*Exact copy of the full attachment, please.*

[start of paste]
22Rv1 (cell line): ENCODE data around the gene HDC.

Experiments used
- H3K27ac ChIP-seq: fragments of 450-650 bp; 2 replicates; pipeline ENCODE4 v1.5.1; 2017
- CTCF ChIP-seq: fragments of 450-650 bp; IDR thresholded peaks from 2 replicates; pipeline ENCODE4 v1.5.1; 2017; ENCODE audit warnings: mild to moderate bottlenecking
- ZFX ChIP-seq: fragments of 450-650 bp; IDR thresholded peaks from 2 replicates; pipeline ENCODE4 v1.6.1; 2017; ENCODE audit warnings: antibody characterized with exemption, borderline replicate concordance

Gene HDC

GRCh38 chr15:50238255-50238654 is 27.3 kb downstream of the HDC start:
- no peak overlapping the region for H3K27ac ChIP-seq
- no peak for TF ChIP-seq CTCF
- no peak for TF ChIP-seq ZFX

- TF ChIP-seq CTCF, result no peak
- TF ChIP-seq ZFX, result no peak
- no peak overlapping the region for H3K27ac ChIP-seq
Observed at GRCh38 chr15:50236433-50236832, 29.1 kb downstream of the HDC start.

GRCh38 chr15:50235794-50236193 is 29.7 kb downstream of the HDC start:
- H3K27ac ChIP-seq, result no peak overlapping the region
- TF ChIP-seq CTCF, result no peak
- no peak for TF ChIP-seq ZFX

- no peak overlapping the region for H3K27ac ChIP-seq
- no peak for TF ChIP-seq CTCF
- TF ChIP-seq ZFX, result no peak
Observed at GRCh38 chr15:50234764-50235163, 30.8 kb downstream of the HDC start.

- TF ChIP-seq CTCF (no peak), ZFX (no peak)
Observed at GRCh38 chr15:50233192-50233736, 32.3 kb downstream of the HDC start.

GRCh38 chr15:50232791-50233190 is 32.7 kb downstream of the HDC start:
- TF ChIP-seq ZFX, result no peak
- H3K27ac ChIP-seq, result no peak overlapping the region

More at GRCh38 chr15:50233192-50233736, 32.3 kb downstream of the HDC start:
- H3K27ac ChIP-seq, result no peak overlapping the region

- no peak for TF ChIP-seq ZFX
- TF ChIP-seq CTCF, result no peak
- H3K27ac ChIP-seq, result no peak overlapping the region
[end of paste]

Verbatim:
22Rv1 (cell line): ENCODE data around the gene HDC.

Experiments used
- H3K27ac ChIP-seq: fragments of 450-650 bp; 2 replicates; pipeline ENCODE4 v1.5.1; 2017
- CTCF ChIP-seq: fragments of 450-650 bp; IDR thresholded peaks from 2 replicates; pipeline ENCODE4 v1.5.1; 2017; ENCODE audit warnings: mild to moderate bottlenecking
- ZFX ChIP-seq: fragments of 450-650 bp; IDR thresholded peaks from 2 replicates; pipeline ENCODE4 v1.6.1; 2017; ENCODE audit warnings: antibody characterized with exemption, borderline replicate concordance

Gene HDC

GRCh38 chr15:50238255-50238654 is 27.3 kb downstream of the HDC start:
- no peak overlapping the region for H3K27ac ChIP-seq
- no peak for TF ChIP-seq CTCF
- no peak for TF ChIP-seq ZFX

- TF ChIP-seq CTCF, result no peak
- TF ChIP-seq ZFX, result no peak
- no peak overlapping the region for H3K27ac ChIP-seq
Observed at GRCh38 chr15:50236433-50236832, 29.1 kb downstream of the HDC start.

GRCh38 chr15:50235794-50236193 is 29.7 kb downstream of the HDC start:
- H3K27ac ChIP-seq, result no peak overlapping the region
- TF ChIP-seq CTCF, result no peak
- no peak for TF ChIP-seq ZFX

- no peak overlapping the region for H3K27ac ChIP-seq
- no peak for TF ChIP-seq CTCF
- TF ChIP-seq ZFX, result no peak
Observed at GRCh38 chr15:50234764-50235163, 30.8 kb downstream of the HDC start.

- TF ChIP-seq CTCF (no peak), ZFX (no peak)
Observed at GRCh38 chr15:50233192-50233736, 32.3 kb downstream of the HDC start.

GRCh38 chr15:50232791-50233190 is 32.7 kb downstream of the HDC start:
- TF ChIP-seq ZFX, result no peak
- H3K27ac ChIP-seq, result no peak overlapping the region

More at GRCh38 chr15:50233192-50233736, 32.3 kb downstream of the HDC start:
- H3K27ac ChIP-seq, result no peak overlapping the region

- no peak for TF ChIP-seq ZFX
- TF ChIP-seq CTCF, result no peak
- H3K27ac ChIP-seq, result no peak overlapping the region